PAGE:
During an idle pause in a multilateral negotiation you might do worse than read Harry G. FRANKFURT[1] on bullshit[2]. It is short (67 small-sized pages), well and clearly written, and full of wit.

He draws a fine line between the liar – who is aware of the truth and conceals it (or at least tries to) – and the bull-shitter. The latter is either blissfully ignorant - therefore unaware that he is telling an untruth – or he is unconcerned. He is only concerned with appearing to be sincere.

The bull-shitter has substituted the concern for correctness of a statement (which can be verified objectively, hence subject to dispute) with a subjective and unassailable statement – his own sincerity:

Convinced that the reality has no inherent nature, which he might hope to identify as the truth about things, he devotes himself to being true to his own nature.” (pg. 65)

This statement sets the discourse on bullshit in the framework of post-modernism. “If one is skeptical about everything, how can anyone be sincere about his own sincerity?” argues FRANKFURT.

Just for fun: FRANKFURT is both right and wrong. A true skeptic should be skeptical about his own sincerity. Skeptical about skepticism is a self-referential argument that cannot be proven either right or wrong, and since GÖDEL[3] and others beyond the realm of everyday logic.

Sincerity – just as flattery – is often successful in real life. People tend to take others at their own “face value”. A human weakness? Not at all – it is inherent in any form of communication, hence widespread in nature. When a peacock spreads his tail he is sincerely telling the female that his genes are worth implanting in her eggs. He is so sincere, he is even willing to take the collateral handicap[4] of having a ridiculously long tail, which will make him unfit to fly and escape a predator. Nature here is ruthless: it does not “care” whether the peacock has a long life. It only “cares” that it reproduces.

Politicians tend to be bull-shitters. Their main occupation is to accumulate “political capital” – i.e. sway voters in voting for him and trusting his judgment. At best this accumulation allows politicians then to “do the necessary” – spend political capital on an unpopular move. The process can easily become self-serving, like the peacock’s tail, as politicians hoard, rather than circulate “political capital”.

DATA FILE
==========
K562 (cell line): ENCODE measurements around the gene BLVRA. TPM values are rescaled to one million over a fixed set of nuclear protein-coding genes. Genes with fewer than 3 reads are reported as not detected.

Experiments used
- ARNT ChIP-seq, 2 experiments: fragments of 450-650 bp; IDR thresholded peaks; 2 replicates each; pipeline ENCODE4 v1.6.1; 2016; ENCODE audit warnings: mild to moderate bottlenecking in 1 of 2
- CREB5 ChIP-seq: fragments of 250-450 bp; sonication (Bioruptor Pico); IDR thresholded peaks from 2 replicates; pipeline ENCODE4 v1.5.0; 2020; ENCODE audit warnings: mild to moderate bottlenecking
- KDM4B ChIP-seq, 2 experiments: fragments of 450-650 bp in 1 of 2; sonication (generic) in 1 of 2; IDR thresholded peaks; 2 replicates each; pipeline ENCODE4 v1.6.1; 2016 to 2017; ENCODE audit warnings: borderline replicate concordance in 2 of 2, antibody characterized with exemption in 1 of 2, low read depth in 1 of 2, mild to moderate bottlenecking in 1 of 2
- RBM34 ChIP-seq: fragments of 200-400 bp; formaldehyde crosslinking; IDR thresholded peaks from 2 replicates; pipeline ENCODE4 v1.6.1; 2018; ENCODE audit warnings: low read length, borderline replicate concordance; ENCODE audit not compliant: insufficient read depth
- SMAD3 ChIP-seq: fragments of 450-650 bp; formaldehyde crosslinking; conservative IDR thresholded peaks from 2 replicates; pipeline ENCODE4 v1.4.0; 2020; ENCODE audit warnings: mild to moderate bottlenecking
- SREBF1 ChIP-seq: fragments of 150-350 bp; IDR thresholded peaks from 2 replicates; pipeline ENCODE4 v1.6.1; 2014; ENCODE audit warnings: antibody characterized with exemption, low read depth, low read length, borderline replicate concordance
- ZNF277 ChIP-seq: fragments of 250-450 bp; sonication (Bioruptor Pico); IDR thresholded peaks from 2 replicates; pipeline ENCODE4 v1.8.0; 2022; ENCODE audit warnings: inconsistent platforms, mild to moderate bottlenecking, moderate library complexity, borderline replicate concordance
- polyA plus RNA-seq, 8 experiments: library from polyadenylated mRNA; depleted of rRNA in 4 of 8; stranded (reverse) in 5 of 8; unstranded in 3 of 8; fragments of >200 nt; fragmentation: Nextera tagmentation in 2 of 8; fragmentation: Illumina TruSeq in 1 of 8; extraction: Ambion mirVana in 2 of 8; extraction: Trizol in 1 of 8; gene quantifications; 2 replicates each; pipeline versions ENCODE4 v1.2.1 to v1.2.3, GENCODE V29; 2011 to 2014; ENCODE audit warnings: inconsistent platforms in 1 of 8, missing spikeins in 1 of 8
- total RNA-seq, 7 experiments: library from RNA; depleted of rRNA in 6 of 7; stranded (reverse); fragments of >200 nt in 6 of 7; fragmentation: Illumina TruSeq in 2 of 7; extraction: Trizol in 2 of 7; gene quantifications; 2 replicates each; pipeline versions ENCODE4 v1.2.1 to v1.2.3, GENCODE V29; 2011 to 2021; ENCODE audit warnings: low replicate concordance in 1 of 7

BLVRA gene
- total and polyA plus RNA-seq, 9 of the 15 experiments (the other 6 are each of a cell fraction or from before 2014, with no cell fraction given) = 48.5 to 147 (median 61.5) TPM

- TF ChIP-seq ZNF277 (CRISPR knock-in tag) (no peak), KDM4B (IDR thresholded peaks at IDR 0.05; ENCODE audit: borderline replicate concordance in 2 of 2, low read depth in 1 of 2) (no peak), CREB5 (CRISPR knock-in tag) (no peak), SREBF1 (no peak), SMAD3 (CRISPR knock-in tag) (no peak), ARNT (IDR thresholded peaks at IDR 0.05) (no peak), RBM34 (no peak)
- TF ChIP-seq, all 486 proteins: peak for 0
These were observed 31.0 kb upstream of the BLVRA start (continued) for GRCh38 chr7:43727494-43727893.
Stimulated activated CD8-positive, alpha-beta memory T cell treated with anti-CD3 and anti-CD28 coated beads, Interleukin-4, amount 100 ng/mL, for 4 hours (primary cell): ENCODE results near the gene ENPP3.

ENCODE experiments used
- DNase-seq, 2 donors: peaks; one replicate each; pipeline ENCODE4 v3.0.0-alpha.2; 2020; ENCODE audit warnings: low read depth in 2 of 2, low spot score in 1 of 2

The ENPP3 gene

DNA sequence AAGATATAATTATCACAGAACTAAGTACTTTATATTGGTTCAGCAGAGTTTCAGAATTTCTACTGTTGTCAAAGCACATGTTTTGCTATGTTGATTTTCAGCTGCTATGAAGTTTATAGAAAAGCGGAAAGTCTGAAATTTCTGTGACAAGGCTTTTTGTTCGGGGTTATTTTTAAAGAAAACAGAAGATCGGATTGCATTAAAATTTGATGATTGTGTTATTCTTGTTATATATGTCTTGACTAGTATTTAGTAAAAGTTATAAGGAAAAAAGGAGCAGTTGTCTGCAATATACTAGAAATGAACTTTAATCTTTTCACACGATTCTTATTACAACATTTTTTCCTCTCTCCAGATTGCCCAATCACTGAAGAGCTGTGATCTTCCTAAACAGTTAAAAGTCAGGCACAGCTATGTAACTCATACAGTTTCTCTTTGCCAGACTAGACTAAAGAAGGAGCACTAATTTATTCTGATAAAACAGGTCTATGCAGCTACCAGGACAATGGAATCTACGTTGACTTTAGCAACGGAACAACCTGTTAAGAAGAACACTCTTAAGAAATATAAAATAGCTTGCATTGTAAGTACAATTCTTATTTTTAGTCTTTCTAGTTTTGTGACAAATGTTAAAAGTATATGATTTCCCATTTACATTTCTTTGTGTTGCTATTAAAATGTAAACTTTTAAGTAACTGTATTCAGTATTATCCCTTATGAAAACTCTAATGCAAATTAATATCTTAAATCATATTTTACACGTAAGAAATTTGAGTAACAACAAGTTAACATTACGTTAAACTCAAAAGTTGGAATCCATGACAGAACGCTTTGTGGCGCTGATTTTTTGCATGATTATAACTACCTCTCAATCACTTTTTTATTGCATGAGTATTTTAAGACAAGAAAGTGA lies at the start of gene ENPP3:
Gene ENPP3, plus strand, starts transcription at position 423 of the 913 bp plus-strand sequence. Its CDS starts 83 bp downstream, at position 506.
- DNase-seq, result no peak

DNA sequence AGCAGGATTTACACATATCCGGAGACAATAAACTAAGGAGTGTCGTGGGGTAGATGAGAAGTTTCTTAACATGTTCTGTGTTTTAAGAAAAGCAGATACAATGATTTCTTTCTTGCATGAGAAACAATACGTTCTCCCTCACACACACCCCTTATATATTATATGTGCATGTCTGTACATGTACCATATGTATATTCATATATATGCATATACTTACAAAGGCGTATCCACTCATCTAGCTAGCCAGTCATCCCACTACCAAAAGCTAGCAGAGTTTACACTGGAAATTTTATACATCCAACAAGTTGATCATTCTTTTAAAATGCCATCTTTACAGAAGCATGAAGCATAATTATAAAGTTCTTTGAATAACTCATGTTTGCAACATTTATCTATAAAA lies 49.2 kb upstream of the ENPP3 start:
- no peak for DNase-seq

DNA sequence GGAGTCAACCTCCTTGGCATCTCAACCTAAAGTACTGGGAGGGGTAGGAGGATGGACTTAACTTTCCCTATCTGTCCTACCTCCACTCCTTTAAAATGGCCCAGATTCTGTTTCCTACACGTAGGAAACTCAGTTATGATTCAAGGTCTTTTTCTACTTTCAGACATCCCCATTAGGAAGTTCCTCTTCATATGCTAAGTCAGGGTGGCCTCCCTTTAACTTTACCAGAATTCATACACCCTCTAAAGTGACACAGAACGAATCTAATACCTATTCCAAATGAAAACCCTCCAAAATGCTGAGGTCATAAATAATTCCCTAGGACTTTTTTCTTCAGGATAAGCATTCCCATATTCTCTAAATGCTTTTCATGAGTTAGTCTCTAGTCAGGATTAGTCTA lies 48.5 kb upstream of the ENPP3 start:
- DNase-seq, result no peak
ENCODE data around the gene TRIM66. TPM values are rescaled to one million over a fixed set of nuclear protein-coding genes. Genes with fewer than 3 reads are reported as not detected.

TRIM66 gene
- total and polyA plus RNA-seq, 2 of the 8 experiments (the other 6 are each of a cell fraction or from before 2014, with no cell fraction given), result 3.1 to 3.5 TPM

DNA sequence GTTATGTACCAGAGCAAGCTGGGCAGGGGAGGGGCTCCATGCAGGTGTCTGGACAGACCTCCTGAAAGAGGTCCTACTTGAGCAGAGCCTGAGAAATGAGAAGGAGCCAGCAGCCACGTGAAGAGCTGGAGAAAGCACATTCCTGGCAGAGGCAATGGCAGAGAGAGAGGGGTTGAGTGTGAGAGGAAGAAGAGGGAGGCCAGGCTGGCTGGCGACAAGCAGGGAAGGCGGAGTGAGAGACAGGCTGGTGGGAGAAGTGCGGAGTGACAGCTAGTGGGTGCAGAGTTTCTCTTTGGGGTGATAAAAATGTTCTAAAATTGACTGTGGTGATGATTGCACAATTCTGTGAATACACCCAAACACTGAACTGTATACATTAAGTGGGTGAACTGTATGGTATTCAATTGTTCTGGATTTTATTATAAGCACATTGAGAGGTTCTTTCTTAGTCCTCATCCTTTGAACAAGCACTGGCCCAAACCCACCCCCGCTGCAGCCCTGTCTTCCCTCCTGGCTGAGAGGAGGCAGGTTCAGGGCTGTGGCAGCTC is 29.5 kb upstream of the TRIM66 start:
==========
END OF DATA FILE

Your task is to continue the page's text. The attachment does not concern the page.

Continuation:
When accumulating “political capital”, correctness represents a constraint. For it presupposes knowledge - which the politician just can’t easily acquire on every subject. Sincerity on the other hand is unbound, because it is all appearance – hence the current predominance of tall and sincere political grins.

Is it all bad? I don’t know. Politics is the “art of the possible” – not of the correct. When truth and interests intersect, “the possible” may be a “jury-rigged” solution, whose only merit is that it somehow works – thanks to a toothy smile.

But I may be bull-shitting.



[2] Harry G. FRANKFURT (2005): On bullshit. Princeton University Press, Princeton.

[3] See: Ernest NAGEL and James R. NEWMAN (2001): Gödel’s proof. New York University Press, New York.

[4] See: Amoth and Avishag ZAHAVI (1997): The handicap principle. A missing piece of Darwin’s puzzle. Oxford University Press, Oxford.

 

Comments

Avri Doria (not verified)
"Is it all bad?" Probably not. There is a quip about the optimist being the one who searches for the pony in a room of horseshit. Assuming a similarity between horseshit and bullshit, I expect there is a bull in there somewhere. And while I would prefer a pony to a bull, a bull can be quite valuable.

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